Recovery strategy for the Eastern ribbonsnake (Thamnophis sauritus), Atlantic population in Canada
6. Critical habitat
- 6.1 Rationale for partial critical habitat identification
- 6.2 Identification of critical habitat
- 6.3 Schedule of studies to identify critical habitat
- 6.4 Examples of activities likely to result in destruction of critical habitat
Critical habitat is defined in the Species at Risk Act (S.C. 2002, c.29) as “…the habitat that is necessary for the survival or recovery of a listed wildlife species and that is identified as the species’ critical habitat in the recovery strategy or in an action plan for the species” (s. 2(1)). Critical habitat for the eastern ribbonsnake is identified below, to the extent possible, using the best available information. However, at this time, sufficient information is available for only the partial identification of critical habitat and it is recognized that that this may be insufficient to achieve the population and distribution objectives for the species. Included below is a summary of the rationale for partial identification, followed by the identification of critical habitat which includes a summary of the approach and guidelines employed. The schedule of studies (section 6.3) outlines the activities required to identify additional critical habitat necessary for the recovery of the species.
6.1 Rationale for partial critical habitat identification
This is a partial identification of critical habitat. The current distribution of ribbonsnakes is still being ascertained. In particular, the assessment of wetlands used by ribbonsnakes is incomplete, and the terrestrial use by ribbonsnakes for overwintering and movement among concentrations is poorly understood. As such, the precautionary approach is employed to identify critical habitat in wetlands and immediately adjacent terrestrial areas based on the best available current knowledge.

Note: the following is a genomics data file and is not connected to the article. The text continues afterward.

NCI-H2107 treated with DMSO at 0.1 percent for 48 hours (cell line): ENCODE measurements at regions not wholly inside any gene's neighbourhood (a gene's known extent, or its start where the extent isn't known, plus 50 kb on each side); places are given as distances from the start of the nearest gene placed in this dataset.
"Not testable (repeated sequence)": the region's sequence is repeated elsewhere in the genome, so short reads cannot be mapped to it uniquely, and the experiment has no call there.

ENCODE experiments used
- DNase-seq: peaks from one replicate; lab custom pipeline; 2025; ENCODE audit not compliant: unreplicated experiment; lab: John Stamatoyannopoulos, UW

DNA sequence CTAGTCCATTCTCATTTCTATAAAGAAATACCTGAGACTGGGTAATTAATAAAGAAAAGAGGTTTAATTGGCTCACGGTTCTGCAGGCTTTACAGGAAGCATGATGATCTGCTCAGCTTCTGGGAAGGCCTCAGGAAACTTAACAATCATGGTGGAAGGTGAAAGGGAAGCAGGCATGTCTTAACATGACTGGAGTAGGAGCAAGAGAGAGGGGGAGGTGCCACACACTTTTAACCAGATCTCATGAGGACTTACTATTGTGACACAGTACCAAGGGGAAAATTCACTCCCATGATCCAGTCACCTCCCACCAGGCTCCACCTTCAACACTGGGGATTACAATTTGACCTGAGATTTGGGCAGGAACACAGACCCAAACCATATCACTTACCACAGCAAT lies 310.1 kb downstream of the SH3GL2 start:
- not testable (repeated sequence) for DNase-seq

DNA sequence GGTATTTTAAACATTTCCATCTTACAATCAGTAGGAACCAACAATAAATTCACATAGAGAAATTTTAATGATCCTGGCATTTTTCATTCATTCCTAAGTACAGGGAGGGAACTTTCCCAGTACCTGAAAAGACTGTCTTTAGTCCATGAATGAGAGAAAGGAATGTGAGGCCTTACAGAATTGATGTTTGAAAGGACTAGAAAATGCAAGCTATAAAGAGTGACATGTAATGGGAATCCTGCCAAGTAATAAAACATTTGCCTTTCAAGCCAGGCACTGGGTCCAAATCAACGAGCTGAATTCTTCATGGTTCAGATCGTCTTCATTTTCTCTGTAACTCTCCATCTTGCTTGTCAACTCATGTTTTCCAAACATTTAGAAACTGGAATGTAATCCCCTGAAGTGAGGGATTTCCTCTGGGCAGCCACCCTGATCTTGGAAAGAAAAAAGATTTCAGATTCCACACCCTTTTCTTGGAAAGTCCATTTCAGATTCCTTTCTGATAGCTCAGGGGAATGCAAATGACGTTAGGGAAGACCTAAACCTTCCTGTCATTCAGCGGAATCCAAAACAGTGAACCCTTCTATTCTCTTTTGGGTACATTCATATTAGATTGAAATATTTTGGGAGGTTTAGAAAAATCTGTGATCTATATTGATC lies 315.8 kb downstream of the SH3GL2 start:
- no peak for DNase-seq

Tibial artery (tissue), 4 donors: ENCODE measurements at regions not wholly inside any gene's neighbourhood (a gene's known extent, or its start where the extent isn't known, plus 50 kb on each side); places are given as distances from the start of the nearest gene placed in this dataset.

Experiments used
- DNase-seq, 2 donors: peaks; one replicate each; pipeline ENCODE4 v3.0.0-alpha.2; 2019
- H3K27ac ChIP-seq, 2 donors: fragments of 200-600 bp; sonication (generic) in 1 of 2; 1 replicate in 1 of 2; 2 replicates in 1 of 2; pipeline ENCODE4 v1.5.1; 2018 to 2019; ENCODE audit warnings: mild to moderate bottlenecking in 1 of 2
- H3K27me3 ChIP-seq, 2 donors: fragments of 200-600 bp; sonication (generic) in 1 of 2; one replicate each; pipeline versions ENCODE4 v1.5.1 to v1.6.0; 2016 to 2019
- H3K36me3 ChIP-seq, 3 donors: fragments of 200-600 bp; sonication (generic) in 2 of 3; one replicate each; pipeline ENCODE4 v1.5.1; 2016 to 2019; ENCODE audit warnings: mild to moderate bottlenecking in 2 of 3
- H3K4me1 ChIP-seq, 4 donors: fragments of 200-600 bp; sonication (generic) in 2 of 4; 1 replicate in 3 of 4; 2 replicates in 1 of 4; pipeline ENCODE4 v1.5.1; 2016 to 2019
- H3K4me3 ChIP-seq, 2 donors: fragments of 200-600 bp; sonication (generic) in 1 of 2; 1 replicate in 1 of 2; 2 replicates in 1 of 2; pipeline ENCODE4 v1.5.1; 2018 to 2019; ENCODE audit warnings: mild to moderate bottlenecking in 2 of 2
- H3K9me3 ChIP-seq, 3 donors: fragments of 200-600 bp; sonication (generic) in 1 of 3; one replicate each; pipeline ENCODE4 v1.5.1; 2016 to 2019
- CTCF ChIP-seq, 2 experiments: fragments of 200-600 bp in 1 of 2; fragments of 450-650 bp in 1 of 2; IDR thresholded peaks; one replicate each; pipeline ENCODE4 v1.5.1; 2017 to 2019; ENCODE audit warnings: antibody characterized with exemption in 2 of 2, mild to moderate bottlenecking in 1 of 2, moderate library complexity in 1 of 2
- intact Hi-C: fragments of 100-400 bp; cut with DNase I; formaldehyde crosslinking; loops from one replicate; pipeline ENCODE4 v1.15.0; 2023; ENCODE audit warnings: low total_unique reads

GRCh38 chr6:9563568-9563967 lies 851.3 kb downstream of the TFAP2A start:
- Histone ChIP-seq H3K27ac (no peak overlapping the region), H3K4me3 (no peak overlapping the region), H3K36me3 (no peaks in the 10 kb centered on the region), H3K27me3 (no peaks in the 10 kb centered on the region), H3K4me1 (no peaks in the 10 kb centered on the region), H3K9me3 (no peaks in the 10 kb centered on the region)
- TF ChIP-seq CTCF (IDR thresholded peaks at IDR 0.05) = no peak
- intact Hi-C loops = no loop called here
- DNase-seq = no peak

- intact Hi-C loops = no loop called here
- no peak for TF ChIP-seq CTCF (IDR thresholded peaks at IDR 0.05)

Describing critical habitat for the eastern ribbonsnake is challenging since little is known about the distribution, population trends, densities or habitat requirements in Nova Scotia. Additionally, the detectability of ribbonsnakes is low and may be influenced by season, weather, and habitat conditions. This may confound the interpretation of visual survey results; ribbonsnakes present in significant numbers in an area could be missed by occasional surveys. Despite fairly high search effort over the last several years (>5000 person hours over 50+ waterbodies), only five sites with a high density of ribbonsnake sightings (>50 sightings) have been identified. For most of the remaining areas there are less than ten sightings per waterbody (Table 7). There are many possible interpretations for this observed distribution pattern, including: 1) snake densities may fluctuate greatly over time at all sites; 2) snakes may exist in high densities in these areas but were not seen due to little or no search effort, effort in the wrong place, effort under sub-optimal conditions (weather, season), or lower detectability due to the habitat; 3) snakes may naturally exist in low densities in these habitats; 4) snakes may be declining at these sites due to unidentified threats.